Continuous 5 V terminals are regulated power sources for your sensors and other peripheral devices.
The 12 V terminal is generally used as an unregulated continuous power source for your sensors and other devices.
A switched 12 V terminal is used to power your external devices, such as sensors, that only require power during measurements.
You can also use a switched 12 V terminal to switch power to your communication device during scheduled transmission intervals, thereby conserving power.
The ground lug connects your datalogger to earth ground. Dataloggers are connected to earth ground to protect them from nearby lightning strikes by shunting transient voltages away from electronics. This also protects from electrostatic discharge and helps assure noise-free analog measurements.
A power connector provides screw terminals for connecting your datalogger to the wires of its power source. For example, the power connector can be used to connect a 12 V battery. On some dataloggers, you can also connect a 16 to 32 Vdc charging source (such as a power converter or solar panel) to your datalogger.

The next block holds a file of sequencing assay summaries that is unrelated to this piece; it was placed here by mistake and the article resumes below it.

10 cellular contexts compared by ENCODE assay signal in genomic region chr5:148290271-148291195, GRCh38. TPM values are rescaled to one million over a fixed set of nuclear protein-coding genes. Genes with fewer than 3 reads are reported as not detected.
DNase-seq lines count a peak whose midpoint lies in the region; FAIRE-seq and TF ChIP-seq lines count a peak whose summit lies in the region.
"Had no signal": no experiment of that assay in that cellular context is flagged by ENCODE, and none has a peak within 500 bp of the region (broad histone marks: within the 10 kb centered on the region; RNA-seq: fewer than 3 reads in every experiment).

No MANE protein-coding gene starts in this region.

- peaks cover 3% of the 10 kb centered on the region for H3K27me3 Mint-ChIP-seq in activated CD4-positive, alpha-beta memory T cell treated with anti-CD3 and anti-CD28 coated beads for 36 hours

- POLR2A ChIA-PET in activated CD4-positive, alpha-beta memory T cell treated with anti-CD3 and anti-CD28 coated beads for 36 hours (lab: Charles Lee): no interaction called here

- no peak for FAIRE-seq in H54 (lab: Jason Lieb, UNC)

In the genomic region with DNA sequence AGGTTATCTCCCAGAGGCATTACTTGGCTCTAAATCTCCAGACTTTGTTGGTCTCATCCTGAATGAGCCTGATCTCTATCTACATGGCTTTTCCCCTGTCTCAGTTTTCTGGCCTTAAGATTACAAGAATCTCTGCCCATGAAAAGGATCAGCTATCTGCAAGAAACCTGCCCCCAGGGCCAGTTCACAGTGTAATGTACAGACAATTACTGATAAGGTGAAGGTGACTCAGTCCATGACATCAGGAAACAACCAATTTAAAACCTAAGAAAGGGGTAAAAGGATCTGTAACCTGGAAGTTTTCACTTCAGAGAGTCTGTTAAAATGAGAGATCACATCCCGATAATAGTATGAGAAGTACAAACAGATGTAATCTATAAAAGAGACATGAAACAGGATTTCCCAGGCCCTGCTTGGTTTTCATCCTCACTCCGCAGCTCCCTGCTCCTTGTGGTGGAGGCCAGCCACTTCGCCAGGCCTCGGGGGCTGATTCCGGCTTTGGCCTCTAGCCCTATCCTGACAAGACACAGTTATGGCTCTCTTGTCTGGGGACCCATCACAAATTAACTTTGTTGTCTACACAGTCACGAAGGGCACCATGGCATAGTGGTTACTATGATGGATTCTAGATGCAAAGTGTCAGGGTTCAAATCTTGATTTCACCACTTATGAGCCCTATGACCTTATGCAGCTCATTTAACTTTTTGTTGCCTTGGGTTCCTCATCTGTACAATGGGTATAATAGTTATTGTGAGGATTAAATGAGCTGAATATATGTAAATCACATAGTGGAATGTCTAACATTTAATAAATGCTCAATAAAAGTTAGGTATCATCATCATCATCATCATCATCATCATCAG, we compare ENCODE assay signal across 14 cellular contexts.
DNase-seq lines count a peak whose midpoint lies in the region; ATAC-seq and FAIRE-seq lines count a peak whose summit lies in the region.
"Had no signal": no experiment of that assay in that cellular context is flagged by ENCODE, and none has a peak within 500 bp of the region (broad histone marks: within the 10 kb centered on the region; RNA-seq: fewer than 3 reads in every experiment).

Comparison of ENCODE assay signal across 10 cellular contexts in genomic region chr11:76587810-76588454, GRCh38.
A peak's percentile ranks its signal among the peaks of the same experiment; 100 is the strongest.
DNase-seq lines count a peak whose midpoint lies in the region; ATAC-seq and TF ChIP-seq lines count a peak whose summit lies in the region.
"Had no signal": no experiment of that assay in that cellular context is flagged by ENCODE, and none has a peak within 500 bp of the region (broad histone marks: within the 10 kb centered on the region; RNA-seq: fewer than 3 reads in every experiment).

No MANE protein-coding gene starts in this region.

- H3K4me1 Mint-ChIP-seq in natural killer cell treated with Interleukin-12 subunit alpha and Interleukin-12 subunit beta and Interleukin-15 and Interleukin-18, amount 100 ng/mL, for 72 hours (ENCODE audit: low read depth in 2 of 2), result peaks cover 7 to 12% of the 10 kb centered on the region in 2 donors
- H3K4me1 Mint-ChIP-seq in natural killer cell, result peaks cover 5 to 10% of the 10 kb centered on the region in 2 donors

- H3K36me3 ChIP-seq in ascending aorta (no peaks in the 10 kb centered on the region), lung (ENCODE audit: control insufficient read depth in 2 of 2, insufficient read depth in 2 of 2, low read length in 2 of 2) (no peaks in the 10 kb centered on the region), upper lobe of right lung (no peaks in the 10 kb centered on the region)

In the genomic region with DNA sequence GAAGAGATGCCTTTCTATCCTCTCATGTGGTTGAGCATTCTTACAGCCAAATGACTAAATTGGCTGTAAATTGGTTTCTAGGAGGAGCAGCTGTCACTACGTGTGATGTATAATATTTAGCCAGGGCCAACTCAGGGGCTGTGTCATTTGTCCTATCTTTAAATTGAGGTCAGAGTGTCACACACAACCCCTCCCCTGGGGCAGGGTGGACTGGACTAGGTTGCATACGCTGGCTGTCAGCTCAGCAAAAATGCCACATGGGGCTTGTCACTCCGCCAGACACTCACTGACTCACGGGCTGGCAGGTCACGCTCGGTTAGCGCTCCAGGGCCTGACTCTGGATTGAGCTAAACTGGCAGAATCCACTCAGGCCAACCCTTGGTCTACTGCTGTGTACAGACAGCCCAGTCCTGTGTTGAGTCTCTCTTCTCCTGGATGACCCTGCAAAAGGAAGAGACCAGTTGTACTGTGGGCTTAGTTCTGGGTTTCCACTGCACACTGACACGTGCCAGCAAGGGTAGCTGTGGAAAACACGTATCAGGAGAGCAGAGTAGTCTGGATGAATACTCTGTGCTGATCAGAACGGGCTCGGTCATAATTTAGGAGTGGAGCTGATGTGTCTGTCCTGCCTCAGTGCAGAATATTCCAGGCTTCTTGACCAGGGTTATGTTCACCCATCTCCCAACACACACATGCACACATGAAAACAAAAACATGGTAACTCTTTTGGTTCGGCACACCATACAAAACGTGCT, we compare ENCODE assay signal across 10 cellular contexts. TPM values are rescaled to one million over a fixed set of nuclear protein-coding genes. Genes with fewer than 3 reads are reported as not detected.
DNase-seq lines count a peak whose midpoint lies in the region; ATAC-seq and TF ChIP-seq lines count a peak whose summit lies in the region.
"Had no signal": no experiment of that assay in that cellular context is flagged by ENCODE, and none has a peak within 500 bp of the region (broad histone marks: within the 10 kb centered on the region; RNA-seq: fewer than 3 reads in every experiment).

A datalogger may have an Ethernet port, which is typically used for IP communications with Campbell Scientific software such as LoggerNet and LoggerLink. In addition, it can be used to connect to an Ethernet-enabled camera or sensor.
A memory card port on your datalogger enables you to do the following: save your datalogger internal memory to a card (such as a CompactFlash card or microSD card), easily transport it, and upload your data using a memory card reader. You can upload your data to a computer at an offsite location. Then, your data can be processed for visualization, analysis, sharing, report generation, and permanent storage.
In addition to transferring measurement data, you can use memory cards to transfer your digital camera images, datalogger programs, and datalogger operating systems—without the need for a computer connection.
Multi-use ports are used to connect your datalogger to smart sensors (that have internal measurement and processing components), communication devices (such as cellular or radio modems), and measurement expansion peripherals.
A micro USB port is primarily used for datalogger programming and testing.
In the absence of an external power supply, the USB connection to a computer also supplies 5 V power to the datalogger, which is adequate for configuration and making some measurements. If Ethernet or wireless data transmission is not feasible, you may need to rely on an onsite transmission option, such as a USB cable connecting your datalogger to a desktop or laptop computer.
We hope this article has introduced you to the various parts of a general-purpose datalogger so that you can get the most out of your datalogger that you can. In future blog articles, we’ll take a more in-depth look at some of the parts of the datalogger wiring panel. In the meantime, let us know if you have any general datalogger wiring panel questions. Please post your questions and comments below.